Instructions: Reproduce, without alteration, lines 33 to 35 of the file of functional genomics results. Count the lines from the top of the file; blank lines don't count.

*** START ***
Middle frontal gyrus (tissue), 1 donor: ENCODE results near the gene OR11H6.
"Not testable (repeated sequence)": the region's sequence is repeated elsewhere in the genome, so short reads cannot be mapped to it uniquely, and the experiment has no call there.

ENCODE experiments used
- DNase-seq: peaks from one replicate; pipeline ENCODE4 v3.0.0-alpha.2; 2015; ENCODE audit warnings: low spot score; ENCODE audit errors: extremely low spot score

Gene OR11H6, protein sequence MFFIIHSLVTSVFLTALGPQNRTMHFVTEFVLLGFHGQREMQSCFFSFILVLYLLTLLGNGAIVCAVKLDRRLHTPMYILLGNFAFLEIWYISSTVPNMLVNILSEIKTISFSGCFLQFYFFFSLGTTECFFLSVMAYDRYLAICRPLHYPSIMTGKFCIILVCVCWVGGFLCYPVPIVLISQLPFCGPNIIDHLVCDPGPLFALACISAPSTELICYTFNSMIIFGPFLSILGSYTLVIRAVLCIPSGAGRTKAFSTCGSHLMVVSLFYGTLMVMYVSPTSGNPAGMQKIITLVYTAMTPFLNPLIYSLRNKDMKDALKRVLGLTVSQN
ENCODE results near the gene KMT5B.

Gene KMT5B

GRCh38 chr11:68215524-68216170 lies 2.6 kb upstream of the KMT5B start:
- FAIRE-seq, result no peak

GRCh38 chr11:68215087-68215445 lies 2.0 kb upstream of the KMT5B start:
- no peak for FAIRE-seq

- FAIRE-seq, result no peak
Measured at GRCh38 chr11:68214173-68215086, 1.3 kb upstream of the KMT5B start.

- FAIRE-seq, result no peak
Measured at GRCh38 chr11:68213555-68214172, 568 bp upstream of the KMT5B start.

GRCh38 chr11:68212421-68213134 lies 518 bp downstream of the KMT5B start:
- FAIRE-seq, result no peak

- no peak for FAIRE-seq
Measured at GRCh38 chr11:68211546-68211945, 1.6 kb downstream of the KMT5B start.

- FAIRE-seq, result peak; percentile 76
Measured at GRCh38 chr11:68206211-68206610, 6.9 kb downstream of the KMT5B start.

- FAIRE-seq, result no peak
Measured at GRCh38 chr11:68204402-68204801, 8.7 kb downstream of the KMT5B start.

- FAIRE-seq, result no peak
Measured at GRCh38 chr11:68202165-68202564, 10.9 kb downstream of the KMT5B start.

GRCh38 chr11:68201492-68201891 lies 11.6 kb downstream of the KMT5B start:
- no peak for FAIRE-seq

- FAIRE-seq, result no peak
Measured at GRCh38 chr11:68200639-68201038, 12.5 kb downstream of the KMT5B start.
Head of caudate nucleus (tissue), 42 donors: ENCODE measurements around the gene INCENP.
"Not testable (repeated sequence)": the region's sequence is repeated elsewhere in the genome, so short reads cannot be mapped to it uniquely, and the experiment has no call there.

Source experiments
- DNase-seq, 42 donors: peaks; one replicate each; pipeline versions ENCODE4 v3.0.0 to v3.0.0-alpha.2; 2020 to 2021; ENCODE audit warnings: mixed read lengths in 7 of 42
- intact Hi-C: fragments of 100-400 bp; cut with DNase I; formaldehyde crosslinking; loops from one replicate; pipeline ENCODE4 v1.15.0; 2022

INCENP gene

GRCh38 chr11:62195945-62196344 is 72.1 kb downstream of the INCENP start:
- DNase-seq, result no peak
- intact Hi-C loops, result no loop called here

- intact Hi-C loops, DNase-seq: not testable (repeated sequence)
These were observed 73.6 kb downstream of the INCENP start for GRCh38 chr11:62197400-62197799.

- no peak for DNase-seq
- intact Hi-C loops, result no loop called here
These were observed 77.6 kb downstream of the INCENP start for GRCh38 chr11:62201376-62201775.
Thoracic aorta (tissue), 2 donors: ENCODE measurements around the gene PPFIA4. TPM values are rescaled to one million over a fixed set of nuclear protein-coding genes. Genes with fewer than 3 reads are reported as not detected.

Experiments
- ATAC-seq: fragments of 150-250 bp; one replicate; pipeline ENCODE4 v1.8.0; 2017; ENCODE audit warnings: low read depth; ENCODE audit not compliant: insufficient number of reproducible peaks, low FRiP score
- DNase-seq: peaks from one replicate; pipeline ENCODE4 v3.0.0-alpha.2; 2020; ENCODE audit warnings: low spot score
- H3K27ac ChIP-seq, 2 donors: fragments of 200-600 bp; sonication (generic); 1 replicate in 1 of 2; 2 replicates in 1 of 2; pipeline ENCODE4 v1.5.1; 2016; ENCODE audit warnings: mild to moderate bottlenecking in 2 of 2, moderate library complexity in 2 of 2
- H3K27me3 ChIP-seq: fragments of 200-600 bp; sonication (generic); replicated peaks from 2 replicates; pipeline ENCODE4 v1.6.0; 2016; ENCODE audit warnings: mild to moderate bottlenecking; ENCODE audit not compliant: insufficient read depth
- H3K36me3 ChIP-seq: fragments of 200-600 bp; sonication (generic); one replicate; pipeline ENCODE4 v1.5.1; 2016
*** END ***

- DNase-seq, 42 donors: peaks; one replicate each; pipeline versions ENCODE4 v3.0.0 to v3.0.0-alpha.2; 2020 to 2021; ENCODE audit warnings: mixed read lengths in 7 of 42
- intact Hi-C: fragments of 100-400 bp; cut with DNase I; formaldehyde crosslinking; loops from one replicate; pipeline ENCODE4 v1.15.0; 2022

INCENP gene